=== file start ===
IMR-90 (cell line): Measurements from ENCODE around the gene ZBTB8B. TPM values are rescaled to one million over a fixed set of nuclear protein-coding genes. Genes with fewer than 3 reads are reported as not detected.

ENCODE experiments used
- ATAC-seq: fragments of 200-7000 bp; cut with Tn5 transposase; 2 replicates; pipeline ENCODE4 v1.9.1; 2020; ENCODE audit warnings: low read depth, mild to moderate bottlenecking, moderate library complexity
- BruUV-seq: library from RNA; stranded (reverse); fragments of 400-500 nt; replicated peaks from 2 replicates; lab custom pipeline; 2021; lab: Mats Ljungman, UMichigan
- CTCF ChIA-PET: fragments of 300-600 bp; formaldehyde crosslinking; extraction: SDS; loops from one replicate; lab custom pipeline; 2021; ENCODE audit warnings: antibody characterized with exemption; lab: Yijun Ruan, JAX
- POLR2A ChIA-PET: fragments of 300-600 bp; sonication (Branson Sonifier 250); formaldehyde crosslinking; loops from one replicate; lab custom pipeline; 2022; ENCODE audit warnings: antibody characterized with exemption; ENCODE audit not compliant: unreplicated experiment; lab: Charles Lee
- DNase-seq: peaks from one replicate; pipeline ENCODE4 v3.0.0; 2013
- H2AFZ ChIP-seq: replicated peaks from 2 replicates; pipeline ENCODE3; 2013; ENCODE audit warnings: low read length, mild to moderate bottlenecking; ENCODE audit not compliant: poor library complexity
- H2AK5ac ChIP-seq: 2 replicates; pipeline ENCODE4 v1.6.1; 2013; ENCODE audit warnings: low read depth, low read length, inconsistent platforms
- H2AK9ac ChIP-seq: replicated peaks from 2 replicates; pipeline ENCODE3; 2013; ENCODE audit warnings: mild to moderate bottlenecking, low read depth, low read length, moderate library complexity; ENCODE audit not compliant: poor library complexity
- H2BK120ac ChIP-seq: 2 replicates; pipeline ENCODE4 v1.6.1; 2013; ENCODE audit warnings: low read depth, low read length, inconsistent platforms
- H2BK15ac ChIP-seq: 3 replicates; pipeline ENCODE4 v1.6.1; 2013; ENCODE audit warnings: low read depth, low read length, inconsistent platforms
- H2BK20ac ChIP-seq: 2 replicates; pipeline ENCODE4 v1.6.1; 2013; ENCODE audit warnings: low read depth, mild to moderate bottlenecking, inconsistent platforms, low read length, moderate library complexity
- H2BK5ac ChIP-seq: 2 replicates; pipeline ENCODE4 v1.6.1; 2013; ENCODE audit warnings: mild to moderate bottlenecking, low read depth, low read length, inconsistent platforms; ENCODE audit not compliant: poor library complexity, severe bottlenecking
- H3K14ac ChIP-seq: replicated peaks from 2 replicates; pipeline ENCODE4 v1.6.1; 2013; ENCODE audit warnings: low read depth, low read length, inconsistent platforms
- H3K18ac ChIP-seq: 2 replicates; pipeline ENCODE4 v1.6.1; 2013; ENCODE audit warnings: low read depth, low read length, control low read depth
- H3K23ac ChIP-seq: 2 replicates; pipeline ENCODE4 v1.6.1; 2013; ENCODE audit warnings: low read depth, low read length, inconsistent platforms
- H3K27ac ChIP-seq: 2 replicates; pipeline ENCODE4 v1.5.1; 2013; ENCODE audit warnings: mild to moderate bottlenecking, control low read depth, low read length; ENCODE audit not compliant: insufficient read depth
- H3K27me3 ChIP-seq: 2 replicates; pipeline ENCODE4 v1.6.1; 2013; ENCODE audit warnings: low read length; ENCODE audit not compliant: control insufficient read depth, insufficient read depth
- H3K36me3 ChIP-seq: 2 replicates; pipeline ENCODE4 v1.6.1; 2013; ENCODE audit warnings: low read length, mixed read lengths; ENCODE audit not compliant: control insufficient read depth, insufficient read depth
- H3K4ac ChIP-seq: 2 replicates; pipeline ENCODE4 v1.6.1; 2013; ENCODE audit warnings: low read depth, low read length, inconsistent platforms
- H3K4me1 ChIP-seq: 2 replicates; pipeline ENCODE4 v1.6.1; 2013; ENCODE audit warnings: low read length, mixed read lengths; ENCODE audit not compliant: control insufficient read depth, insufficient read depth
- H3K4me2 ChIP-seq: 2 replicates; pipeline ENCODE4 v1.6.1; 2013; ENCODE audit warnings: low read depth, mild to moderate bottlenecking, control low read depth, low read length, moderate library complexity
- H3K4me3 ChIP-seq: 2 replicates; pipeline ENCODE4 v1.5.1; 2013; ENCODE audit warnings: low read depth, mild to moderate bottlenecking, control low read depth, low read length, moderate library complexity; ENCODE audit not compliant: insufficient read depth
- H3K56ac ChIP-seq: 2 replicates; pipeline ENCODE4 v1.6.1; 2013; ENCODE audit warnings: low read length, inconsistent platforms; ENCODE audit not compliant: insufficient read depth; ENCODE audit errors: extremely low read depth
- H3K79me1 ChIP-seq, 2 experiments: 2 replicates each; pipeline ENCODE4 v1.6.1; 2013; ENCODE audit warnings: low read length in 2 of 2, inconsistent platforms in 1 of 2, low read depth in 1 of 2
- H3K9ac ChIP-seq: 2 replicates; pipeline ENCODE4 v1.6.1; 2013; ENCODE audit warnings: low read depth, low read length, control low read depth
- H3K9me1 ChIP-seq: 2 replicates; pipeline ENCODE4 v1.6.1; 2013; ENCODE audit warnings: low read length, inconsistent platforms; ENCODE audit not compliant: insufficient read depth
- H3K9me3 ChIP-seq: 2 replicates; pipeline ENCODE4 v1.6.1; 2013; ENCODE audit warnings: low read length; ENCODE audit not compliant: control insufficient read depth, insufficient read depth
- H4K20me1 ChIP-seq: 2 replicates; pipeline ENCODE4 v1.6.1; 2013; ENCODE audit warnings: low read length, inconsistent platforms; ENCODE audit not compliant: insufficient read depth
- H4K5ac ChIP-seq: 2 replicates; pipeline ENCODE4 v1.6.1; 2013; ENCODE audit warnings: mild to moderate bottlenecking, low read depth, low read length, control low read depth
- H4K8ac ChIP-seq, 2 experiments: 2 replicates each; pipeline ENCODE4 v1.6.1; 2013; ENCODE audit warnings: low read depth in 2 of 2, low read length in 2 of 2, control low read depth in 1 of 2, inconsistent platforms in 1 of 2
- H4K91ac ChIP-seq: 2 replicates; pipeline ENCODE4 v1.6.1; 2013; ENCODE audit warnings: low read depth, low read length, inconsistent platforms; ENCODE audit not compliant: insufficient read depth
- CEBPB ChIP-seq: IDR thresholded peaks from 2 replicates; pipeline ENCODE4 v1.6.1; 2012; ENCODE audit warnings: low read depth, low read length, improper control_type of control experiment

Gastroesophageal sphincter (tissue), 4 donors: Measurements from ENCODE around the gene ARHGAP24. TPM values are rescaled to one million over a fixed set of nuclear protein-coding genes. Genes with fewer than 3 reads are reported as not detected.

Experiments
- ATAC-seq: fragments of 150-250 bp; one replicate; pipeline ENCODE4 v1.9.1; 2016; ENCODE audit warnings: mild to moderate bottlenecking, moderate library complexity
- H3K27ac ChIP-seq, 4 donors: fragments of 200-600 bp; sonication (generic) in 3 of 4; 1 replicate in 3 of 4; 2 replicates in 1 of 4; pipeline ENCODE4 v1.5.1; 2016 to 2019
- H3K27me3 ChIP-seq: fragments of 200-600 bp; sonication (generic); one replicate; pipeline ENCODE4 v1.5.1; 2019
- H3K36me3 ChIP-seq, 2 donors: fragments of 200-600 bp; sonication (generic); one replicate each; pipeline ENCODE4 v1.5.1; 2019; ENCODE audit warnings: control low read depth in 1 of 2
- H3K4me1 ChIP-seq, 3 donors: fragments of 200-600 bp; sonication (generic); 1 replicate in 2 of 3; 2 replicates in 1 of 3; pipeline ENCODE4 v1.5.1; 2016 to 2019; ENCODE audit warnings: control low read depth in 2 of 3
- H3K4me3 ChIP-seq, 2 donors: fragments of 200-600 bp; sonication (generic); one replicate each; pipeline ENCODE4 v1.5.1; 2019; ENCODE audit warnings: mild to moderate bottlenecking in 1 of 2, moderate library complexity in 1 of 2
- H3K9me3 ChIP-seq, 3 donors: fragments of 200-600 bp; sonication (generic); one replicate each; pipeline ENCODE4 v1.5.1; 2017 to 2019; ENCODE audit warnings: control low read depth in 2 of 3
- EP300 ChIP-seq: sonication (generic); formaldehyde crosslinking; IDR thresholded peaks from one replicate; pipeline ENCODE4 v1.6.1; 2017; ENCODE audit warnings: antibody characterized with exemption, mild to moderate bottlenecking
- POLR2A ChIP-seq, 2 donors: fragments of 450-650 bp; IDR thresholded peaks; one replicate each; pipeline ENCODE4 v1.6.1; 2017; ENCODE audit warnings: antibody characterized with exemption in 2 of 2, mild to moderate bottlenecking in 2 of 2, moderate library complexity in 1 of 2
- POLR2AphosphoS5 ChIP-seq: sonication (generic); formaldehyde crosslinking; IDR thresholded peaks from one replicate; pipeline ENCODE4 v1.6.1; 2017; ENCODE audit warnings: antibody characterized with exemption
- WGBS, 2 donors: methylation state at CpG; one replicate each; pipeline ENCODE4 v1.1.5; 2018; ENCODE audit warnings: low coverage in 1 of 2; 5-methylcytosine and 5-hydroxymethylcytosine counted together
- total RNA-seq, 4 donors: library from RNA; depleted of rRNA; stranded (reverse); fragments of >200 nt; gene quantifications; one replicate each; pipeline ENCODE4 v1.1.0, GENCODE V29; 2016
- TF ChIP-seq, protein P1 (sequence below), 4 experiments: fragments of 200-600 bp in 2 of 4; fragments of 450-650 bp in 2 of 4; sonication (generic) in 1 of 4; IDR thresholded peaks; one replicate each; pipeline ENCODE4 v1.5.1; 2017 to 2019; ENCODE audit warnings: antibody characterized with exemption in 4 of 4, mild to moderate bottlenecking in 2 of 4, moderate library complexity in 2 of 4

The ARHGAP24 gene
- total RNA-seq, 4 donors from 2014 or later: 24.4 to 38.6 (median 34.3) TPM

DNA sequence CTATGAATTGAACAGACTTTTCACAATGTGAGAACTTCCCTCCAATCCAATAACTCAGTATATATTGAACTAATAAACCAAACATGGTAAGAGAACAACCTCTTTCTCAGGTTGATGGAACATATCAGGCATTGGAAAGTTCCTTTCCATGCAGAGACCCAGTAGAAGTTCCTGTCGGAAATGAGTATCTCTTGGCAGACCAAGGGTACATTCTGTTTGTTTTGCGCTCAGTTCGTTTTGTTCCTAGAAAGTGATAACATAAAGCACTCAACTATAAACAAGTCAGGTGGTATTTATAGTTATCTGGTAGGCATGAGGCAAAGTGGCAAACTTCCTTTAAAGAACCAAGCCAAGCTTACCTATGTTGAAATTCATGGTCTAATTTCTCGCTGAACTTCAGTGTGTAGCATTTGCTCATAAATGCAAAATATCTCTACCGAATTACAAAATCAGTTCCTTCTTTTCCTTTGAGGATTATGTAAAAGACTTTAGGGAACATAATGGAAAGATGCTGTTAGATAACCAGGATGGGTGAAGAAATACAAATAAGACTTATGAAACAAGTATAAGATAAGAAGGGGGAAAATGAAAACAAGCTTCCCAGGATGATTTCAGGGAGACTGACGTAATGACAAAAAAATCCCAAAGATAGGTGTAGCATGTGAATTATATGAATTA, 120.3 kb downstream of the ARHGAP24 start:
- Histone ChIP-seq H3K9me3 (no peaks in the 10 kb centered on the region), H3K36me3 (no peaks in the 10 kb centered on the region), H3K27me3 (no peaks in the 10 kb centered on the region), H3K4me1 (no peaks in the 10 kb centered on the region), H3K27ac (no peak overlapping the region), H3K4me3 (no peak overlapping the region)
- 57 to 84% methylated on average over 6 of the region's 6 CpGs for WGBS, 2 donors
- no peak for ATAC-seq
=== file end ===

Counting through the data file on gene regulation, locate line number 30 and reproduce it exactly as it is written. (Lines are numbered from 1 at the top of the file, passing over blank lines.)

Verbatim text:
- H4K20me1 ChIP-seq: 2 replicates; pipeline ENCODE4 v1.6.1; 2013; ENCODE audit warnings: low read length, inconsistent platforms; ENCODE audit not compliant: insufficient read depth